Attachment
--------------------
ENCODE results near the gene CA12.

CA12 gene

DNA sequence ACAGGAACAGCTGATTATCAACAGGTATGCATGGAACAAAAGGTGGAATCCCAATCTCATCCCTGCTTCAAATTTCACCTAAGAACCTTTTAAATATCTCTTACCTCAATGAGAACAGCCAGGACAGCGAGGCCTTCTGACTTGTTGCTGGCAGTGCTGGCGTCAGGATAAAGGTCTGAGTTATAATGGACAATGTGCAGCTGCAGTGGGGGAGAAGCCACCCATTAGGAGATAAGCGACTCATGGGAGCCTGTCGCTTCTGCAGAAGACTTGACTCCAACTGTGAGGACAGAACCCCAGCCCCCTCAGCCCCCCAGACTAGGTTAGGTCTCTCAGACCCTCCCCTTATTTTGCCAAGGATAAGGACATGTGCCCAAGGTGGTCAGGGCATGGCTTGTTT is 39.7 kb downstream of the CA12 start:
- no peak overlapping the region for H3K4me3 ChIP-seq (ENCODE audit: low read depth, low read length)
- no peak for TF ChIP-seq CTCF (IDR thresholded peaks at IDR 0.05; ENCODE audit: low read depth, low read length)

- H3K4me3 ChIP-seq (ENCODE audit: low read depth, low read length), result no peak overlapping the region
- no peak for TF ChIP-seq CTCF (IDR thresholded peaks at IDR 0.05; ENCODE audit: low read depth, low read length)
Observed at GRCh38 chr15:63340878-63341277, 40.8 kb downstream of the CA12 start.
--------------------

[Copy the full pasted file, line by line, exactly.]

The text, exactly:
ENCODE results near the gene CA12.

CA12 gene

DNA sequence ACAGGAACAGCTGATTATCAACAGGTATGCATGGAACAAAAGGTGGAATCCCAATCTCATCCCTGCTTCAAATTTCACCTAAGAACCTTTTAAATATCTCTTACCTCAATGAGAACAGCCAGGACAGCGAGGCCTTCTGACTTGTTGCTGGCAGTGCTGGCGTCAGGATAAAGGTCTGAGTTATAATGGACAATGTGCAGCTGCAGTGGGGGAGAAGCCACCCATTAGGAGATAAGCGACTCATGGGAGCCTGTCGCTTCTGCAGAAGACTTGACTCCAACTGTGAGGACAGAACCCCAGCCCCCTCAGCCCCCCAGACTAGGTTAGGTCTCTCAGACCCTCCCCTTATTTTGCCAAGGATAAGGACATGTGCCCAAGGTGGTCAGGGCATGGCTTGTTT is 39.7 kb downstream of the CA12 start:
- no peak overlapping the region for H3K4me3 ChIP-seq (ENCODE audit: low read depth, low read length)
- no peak for TF ChIP-seq CTCF (IDR thresholded peaks at IDR 0.05; ENCODE audit: low read depth, low read length)

- H3K4me3 ChIP-seq (ENCODE audit: low read depth, low read length), result no peak overlapping the region
- no peak for TF ChIP-seq CTCF (IDR thresholded peaks at IDR 0.05; ENCODE audit: low read depth, low read length)
Observed at GRCh38 chr15:63340878-63341277, 40.8 kb downstream of the CA12 start.